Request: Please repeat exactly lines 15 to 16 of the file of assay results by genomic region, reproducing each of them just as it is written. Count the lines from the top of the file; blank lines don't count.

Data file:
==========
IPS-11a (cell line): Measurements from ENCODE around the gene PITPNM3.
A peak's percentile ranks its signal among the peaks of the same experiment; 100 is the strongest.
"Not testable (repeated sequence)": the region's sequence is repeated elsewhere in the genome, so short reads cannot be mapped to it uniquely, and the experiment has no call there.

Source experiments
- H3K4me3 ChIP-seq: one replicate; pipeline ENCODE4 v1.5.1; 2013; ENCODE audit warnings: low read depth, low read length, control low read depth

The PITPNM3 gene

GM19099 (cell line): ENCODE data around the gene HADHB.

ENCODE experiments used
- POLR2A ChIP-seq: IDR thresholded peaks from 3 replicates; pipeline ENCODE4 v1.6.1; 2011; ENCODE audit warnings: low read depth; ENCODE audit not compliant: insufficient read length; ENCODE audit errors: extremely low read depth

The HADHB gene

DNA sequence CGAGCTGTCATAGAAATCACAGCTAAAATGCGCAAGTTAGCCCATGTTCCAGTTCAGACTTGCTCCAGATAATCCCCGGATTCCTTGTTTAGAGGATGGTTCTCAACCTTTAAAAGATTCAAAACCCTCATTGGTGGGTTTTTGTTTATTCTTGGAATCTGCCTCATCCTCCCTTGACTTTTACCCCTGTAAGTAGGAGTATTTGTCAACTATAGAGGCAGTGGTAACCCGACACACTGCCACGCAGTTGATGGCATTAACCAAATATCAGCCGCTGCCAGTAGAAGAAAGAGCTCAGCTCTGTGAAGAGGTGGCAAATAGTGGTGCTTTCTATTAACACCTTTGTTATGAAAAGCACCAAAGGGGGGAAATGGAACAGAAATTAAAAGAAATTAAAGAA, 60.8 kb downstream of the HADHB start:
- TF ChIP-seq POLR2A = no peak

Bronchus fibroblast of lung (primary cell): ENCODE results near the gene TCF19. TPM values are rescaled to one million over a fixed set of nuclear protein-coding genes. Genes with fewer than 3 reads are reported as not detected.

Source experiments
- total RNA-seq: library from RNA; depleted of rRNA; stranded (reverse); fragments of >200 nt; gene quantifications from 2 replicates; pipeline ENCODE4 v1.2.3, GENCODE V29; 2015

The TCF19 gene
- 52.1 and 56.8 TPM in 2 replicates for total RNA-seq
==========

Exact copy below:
- total RNA-seq: library from RNA; depleted of rRNA; stranded (reverse); fragments of >200 nt; gene quantifications from 2 replicates; pipeline ENCODE4 v1.2.3, GENCODE V29; 2015

The TCF19 gene